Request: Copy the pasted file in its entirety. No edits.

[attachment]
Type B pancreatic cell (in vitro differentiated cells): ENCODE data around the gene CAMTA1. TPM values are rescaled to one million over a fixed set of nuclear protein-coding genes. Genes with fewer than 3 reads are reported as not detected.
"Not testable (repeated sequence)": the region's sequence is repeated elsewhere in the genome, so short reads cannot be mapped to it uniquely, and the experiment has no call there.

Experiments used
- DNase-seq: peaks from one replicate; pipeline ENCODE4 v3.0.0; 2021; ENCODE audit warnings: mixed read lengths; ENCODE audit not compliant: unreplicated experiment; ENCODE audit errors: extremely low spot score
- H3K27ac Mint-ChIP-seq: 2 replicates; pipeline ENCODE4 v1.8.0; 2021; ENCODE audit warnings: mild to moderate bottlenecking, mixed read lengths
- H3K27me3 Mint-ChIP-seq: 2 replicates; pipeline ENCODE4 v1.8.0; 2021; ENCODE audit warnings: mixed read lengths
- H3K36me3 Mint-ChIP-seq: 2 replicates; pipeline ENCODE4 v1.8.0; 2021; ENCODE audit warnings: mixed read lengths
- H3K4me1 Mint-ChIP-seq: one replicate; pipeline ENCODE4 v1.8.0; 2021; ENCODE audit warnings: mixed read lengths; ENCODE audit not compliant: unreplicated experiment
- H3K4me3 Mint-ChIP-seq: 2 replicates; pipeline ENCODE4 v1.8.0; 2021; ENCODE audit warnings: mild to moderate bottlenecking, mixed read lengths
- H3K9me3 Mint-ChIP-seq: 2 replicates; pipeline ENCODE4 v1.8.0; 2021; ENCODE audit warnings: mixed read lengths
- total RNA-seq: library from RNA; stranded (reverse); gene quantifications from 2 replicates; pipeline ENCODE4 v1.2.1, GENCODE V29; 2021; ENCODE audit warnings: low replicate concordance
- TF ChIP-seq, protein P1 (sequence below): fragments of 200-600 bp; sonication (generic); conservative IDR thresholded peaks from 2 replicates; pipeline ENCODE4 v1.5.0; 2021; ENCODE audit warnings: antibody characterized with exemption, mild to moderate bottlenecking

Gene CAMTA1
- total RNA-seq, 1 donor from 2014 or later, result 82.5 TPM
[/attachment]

Type B pancreatic cell (in vitro differentiated cells): ENCODE data around the gene CAMTA1. TPM values are rescaled to one million over a fixed set of nuclear protein-coding genes. Genes with fewer than 3 reads are reported as not detected.
"Not testable (repeated sequence)": the region's sequence is repeated elsewhere in the genome, so short reads cannot be mapped to it uniquely, and the experiment has no call there.

Experiments used
- DNase-seq: peaks from one replicate; pipeline ENCODE4 v3.0.0; 2021; ENCODE audit warnings: mixed read lengths; ENCODE audit not compliant: unreplicated experiment; ENCODE audit errors: extremely low spot score
- H3K27ac Mint-ChIP-seq: 2 replicates; pipeline ENCODE4 v1.8.0; 2021; ENCODE audit warnings: mild to moderate bottlenecking, mixed read lengths
- H3K27me3 Mint-ChIP-seq: 2 replicates; pipeline ENCODE4 v1.8.0; 2021; ENCODE audit warnings: mixed read lengths
- H3K36me3 Mint-ChIP-seq: 2 replicates; pipeline ENCODE4 v1.8.0; 2021; ENCODE audit warnings: mixed read lengths
- H3K4me1 Mint-ChIP-seq: one replicate; pipeline ENCODE4 v1.8.0; 2021; ENCODE audit warnings: mixed read lengths; ENCODE audit not compliant: unreplicated experiment
- H3K4me3 Mint-ChIP-seq: 2 replicates; pipeline ENCODE4 v1.8.0; 2021; ENCODE audit warnings: mild to moderate bottlenecking, mixed read lengths
- H3K9me3 Mint-ChIP-seq: 2 replicates; pipeline ENCODE4 v1.8.0; 2021; ENCODE audit warnings: mixed read lengths
- total RNA-seq: library from RNA; stranded (reverse); gene quantifications from 2 replicates; pipeline ENCODE4 v1.2.1, GENCODE V29; 2021; ENCODE audit warnings: low replicate concordance
- TF ChIP-seq, protein P1 (sequence below): fragments of 200-600 bp; sonication (generic); conservative IDR thresholded peaks from 2 replicates; pipeline ENCODE4 v1.5.0; 2021; ENCODE audit warnings: antibody characterized with exemption, mild to moderate bottlenecking

Gene CAMTA1
- total RNA-seq, 1 donor from 2014 or later, result 82.5 TPM